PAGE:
Women, on the other hand, are designed to bear and raise children. While a guy might be interested just in getting laid, the moment a woman engages in sex with a man, she is emotionally involved. She is interested in keeping that man around because she might get pregnant any moment (there are no 100% effective birth control methods), and then she’ll need someone to support the family. And a young woman who is emotionally involved just might forget to take her birth control pill (consciously or unconsciously), because in her emotionally-charged mind, a baby would surely keep her man around. You know how well that works out.

Unplanned pregnancies assure that the species will go on. Planned pregnancies assure that our future society is well fed, well educated, wanted, loved, and emotionally healthy.

So what I’m saying to you is that the minute you have sex with a woman, she’s going to have an emotional attachment that is stronger than you will ever understand. If you start sleeping with a woman out of convenience, and she gets pregnant, you’ll be a father, and will be for the rest of your life. Committed to paying child support for the next eighteen years—when you don’t even have a job to support yourself—is not the best course of action for your life. It would likely mean poverty for your children and a life of drudgery for their mother. Don’t you want more for your woman and your children than that?

It’s much better for everybody to wait until you have your education, job and bank account, then find the right woman, get married and have kids. There’s a reason that the progression goes in that order. When you try to hurry it along, or take those events out of order because of impatience, things have a high likelihood of going poorly indeed.

Dating is a good thing because you get to experience lots of different women and figure out not only what you like, but what you don’t like. And trust me on this: when you hook up with a woman and get married or have children, you will have a relationship with that woman and her entire family for the rest of your life, regardless of how the relationship works out.

Men who think they can have “casual” sex with women are doing damage to those women. The women get emotionally involved, whether they want to or not. It’s in our biology. Then when you break up, or don’t call her again, she gets hurt. Not having sex is a spiritual choice. Not only do you minimize damage to the girl you’re dating, but there is no chance of an unwanted pregnancy.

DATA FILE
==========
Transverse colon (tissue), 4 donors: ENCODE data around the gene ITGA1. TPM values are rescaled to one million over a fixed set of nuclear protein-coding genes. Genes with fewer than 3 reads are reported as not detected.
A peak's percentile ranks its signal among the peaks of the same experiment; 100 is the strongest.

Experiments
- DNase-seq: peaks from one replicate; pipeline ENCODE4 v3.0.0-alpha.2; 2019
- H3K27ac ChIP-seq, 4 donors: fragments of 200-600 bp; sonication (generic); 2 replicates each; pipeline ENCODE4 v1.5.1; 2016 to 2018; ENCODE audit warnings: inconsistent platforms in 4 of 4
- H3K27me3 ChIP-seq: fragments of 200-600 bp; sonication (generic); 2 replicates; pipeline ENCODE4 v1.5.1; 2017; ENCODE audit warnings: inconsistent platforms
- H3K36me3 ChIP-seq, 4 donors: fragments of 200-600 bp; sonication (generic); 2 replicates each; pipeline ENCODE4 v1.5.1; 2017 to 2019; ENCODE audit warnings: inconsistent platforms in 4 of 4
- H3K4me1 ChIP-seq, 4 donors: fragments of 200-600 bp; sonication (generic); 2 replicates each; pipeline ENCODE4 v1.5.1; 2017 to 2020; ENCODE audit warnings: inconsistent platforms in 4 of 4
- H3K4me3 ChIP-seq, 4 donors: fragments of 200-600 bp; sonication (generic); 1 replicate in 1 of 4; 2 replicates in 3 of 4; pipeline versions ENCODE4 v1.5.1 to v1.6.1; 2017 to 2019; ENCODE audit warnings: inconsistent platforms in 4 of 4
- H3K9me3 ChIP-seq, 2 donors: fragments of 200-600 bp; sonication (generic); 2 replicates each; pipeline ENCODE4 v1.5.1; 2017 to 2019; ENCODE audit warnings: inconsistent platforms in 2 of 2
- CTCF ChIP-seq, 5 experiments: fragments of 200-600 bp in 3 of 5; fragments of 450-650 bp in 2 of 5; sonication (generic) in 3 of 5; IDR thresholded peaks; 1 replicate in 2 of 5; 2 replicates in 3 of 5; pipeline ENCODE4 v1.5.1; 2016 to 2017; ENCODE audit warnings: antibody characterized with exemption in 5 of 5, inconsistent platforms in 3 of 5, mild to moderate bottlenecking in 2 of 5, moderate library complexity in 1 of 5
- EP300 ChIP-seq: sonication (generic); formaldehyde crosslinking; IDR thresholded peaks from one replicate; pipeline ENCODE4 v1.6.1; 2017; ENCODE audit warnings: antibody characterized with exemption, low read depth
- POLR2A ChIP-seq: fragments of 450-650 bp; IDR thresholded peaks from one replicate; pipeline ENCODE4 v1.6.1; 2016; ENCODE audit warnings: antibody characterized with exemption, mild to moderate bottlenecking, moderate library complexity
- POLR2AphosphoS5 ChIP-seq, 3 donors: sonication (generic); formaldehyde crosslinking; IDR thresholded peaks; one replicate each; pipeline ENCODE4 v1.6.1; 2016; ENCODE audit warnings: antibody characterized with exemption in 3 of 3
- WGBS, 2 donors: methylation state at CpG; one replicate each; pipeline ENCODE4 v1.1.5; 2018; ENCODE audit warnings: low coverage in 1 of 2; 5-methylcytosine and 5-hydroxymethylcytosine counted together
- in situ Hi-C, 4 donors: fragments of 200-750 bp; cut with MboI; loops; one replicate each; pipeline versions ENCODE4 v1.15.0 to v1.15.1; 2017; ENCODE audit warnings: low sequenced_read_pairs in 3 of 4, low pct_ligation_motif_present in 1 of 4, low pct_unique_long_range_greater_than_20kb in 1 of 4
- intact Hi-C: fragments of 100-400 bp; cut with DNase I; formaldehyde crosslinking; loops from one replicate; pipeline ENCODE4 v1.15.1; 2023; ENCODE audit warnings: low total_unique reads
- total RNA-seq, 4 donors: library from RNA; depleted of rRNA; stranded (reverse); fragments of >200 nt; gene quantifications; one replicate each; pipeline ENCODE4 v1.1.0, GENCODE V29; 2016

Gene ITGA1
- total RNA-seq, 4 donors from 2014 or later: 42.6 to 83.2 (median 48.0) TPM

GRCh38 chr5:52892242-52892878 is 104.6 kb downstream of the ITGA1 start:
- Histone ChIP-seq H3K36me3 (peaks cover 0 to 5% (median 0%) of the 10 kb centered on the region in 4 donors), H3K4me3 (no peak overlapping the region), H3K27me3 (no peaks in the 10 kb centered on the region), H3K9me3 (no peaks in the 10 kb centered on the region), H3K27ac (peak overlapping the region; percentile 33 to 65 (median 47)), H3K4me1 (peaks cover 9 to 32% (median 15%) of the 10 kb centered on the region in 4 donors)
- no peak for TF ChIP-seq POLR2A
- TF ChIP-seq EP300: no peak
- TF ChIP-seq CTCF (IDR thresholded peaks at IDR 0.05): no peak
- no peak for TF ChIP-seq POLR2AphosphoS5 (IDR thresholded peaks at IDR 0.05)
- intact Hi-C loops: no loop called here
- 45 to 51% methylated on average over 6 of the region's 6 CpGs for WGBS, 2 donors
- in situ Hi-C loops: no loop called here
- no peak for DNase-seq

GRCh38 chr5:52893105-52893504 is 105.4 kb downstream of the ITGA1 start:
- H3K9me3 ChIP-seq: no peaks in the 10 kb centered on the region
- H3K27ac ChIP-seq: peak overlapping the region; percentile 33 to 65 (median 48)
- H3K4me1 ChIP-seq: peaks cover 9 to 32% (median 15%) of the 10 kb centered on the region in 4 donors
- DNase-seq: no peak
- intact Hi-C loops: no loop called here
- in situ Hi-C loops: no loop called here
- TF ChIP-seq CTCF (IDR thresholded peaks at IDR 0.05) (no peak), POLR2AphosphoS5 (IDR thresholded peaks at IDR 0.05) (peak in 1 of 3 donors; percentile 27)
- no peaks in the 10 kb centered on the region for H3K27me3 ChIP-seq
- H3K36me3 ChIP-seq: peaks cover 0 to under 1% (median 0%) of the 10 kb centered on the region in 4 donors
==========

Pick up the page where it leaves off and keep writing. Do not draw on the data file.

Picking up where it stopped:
If you do have sex, make certain that the strongest possible birth control methods are employed. This means you. Don’t leave it up to her, because when women are emotionally involved, things happen, and suddenly someone else is making all your life decisions for you.

I hope you’ll be making all your own decisions from here on out, Micah. I hope you’re making a plan of what you will do the minute you get out of there, and then work at that plan, every day, 8 hours a day, until it happens. If you want to get into the service, call that recruiter the second you get out, go see him, tell him what happened, and find out what he needs you to do in order to get you in, and then get busy achieving that: Get a job, enroll in school…  Regardless, do something.

Make a plan. And then carry it through. Don’t just hang out. That’s what you were doing when you got arrested.

I didn’t mean for this letter to turn into a lecture. I just want the best life has to offer for you. I hope you want the same.

Take care of yourself in there, and don’t forget how much we all love you.

No matter what.

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Love, Sex, Men, Women, Vampires

I got this interesting email from my pal Cap’n Crusty yesterday:

Just what is it that (some) women find so alluring about vampires?  Come on, these are blood-sucking corpses who, if they don’t kill their victims right off, will either enslave a them or, if they’re “lucky”, turn them into a similar creature, doomed to wander the night forever, cower in a coffin from the daylight, and even worse, condemn one to an eternity without garlic!!!!!!

Good question.

My answer? It’s all about forbidden love. 

We are complex creatures and nothing speaks to that so much as our predilections and varying appetites when it comes to sex. I learned a lot during my years of teaching erotic writing workshops for women (and only one for men). The study of how men differ from women–in all ways–is mandatory for any fiction writer, especially when it comes to bedroom scenes.

In part, what I learned from leading those weekend workshops was this: Women want to have deeply significant sex with the man they love in dangerous, public places, and men want to have a joyful romp with no strings attached in their own beds.

Power is an aphrodisiac to women. So is the forbidden. Vampirism is both. Sometimes women just succumb to the passion, eschewing the consequences, and therein lies the attraction.

We go to bed at night, open a book and leap into the skin of the characters we’re reading about, living vicariously through their mistakes and missteps, wishing we could be them, glad we’re not. What young girl wouldn’t want the singular attentions of a thousand-year-old, worldly man, no matter how dangerous? Don’t we all remember wanting to date the cool guy at school, especially if he was a few years older?  Well, take that to the extreme. Very cool (cold, actually), much older. Very flattering.

It’s love. It’s sex. It’s turn-ons. There is no logic here. You don’t have to agree with it to make it work in a book.